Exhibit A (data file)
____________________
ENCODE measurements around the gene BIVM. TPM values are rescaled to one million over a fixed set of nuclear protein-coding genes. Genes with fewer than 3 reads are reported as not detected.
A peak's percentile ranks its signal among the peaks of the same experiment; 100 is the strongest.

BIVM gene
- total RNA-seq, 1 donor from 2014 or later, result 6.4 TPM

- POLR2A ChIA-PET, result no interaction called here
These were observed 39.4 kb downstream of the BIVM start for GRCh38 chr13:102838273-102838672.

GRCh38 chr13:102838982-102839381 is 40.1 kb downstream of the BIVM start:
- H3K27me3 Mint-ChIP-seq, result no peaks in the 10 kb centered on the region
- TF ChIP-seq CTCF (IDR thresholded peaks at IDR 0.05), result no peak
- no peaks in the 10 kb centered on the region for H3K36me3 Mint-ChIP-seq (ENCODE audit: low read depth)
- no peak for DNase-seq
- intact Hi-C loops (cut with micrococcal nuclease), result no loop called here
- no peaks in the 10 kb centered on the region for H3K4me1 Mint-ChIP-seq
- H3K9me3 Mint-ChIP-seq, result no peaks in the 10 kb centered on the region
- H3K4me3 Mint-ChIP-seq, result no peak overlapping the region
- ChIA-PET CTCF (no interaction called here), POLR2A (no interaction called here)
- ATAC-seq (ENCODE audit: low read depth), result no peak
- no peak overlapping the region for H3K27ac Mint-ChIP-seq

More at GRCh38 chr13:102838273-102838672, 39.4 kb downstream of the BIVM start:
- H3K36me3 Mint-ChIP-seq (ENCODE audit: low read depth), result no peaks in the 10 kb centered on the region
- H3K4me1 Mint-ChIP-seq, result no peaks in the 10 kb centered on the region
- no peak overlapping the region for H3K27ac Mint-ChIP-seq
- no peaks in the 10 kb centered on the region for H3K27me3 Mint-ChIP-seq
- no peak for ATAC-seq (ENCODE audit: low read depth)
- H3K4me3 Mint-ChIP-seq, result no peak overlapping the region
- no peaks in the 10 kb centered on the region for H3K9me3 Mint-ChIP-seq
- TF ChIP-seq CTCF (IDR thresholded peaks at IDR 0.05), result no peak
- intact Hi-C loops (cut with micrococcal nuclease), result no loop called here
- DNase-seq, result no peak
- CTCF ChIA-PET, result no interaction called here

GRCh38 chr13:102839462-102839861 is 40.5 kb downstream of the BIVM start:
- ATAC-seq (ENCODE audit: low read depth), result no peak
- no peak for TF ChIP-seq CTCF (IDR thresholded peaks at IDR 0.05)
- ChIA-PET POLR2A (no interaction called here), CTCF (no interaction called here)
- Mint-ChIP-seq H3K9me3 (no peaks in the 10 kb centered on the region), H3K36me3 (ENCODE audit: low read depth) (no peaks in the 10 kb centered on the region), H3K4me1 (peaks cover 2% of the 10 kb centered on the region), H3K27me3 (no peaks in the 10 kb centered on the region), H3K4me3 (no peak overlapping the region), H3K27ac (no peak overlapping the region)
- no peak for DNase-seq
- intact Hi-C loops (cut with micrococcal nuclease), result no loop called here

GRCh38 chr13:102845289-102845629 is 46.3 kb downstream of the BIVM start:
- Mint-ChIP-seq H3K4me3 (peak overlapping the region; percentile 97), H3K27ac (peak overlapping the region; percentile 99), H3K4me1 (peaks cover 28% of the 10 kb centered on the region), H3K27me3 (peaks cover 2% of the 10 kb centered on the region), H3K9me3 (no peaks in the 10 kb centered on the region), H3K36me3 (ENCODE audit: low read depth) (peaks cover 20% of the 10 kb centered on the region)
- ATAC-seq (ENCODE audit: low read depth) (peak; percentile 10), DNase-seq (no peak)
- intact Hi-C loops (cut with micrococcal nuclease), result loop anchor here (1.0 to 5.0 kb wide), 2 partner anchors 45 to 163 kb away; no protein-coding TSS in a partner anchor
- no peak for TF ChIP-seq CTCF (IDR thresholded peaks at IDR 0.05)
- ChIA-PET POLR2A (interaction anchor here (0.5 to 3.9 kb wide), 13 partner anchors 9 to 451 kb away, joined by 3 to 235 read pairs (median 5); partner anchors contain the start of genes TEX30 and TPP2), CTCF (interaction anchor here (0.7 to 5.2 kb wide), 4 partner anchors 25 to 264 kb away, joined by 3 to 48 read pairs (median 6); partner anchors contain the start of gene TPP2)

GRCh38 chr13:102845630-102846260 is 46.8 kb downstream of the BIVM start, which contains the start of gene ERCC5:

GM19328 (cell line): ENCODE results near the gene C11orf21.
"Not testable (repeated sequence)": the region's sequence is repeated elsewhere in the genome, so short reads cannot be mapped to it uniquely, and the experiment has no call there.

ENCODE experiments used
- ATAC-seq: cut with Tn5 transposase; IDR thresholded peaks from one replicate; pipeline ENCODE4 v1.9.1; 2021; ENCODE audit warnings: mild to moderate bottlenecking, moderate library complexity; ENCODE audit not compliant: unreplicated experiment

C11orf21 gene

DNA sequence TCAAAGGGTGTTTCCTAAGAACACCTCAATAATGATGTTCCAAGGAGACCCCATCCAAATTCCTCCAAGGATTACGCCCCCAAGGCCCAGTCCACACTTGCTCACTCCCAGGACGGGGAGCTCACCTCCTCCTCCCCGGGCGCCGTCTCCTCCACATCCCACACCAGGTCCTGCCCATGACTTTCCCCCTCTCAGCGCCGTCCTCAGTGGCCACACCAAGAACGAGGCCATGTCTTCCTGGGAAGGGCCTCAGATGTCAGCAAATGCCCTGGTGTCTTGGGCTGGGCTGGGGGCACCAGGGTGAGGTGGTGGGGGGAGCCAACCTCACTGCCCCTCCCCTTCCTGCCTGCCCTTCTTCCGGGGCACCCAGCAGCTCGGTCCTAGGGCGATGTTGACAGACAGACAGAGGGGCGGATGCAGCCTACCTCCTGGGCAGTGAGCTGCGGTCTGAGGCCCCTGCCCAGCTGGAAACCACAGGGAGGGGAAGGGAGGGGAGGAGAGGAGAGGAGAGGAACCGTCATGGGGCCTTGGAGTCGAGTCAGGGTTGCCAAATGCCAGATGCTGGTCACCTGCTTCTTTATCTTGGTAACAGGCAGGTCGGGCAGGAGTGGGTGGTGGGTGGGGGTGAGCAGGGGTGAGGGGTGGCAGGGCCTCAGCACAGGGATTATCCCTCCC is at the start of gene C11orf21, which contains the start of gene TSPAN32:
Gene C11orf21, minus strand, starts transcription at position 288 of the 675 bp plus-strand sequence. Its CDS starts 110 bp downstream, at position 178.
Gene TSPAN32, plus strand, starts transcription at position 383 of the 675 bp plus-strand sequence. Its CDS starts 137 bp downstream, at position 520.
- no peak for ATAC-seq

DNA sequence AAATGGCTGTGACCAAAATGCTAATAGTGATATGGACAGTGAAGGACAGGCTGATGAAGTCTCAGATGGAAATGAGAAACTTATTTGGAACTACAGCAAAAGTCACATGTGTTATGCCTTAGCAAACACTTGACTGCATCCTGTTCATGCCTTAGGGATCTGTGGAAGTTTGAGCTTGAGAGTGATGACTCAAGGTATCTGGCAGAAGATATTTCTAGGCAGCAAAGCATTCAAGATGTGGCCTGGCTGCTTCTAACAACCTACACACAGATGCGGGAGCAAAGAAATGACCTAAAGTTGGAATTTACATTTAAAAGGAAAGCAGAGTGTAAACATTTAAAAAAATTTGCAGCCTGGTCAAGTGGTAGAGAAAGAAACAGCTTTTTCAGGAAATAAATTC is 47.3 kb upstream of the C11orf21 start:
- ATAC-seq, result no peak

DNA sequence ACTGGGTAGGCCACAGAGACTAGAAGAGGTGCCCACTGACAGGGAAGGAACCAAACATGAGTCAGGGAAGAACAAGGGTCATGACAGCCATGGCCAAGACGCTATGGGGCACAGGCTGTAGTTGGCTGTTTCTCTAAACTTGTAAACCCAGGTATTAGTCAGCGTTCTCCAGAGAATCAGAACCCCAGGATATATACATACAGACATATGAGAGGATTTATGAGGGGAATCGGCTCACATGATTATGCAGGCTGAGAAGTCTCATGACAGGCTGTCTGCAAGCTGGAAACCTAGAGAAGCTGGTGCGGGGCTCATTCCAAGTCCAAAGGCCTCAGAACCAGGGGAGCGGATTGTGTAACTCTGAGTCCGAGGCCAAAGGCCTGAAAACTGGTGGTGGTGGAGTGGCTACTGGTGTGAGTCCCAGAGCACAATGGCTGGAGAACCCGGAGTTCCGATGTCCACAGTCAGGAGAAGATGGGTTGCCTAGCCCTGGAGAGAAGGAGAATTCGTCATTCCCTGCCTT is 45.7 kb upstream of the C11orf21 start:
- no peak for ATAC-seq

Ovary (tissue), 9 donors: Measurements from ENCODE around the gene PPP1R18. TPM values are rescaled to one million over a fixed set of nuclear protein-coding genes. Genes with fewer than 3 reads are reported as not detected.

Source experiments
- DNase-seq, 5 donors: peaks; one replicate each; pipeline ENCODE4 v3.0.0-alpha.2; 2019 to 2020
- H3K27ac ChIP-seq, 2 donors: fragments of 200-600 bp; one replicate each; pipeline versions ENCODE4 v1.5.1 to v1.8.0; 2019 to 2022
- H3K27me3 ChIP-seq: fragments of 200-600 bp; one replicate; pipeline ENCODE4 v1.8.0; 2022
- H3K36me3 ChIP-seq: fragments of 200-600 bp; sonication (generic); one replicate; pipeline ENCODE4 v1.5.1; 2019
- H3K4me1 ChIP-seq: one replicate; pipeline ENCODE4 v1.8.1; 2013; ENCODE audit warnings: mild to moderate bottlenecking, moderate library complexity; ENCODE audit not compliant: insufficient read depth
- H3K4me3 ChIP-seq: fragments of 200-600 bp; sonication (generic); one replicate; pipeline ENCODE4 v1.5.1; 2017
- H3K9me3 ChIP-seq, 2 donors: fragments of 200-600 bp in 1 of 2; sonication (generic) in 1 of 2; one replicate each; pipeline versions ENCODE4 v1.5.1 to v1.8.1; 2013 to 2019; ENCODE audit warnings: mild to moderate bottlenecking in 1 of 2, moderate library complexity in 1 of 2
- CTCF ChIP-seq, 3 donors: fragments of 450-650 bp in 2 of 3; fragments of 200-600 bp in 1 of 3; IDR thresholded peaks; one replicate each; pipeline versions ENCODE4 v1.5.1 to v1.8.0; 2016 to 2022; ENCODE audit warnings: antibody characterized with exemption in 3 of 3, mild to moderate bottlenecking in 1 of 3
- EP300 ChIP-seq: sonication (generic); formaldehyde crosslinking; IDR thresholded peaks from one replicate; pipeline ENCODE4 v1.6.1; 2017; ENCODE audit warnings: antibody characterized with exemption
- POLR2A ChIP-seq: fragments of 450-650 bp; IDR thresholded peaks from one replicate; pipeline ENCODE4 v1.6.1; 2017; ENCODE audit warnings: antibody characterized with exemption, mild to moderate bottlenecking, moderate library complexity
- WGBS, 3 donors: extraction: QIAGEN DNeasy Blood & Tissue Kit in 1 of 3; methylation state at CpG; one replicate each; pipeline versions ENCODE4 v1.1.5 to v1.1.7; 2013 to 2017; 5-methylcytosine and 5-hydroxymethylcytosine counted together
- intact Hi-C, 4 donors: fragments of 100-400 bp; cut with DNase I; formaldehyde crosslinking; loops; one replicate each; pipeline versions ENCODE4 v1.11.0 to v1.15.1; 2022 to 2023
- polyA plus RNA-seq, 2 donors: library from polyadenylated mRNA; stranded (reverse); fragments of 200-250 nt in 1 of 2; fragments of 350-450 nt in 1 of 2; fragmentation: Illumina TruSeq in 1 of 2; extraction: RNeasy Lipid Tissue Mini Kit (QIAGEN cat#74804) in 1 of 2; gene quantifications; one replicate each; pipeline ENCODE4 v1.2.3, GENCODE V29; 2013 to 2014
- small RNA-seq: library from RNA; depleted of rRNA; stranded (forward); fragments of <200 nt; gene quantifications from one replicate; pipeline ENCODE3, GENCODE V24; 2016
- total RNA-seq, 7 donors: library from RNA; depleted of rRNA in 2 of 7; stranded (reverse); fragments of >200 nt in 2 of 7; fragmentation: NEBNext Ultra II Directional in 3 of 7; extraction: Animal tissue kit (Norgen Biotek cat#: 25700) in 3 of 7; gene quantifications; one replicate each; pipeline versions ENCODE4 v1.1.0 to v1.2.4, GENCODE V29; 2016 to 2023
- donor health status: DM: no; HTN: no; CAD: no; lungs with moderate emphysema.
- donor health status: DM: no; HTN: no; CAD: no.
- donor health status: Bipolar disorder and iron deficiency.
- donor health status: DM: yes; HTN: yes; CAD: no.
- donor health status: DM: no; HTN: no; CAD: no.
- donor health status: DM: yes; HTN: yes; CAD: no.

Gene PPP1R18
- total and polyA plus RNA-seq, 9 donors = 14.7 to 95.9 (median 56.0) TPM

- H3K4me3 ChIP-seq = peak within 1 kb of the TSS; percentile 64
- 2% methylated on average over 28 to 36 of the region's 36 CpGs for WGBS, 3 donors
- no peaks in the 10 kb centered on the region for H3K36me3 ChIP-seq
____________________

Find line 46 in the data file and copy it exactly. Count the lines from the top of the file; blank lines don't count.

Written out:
"Not testable (repeated sequence)": the region's sequence is repeated elsewhere in the genome, so short reads cannot be mapped to it uniquely, and the experiment has no call there.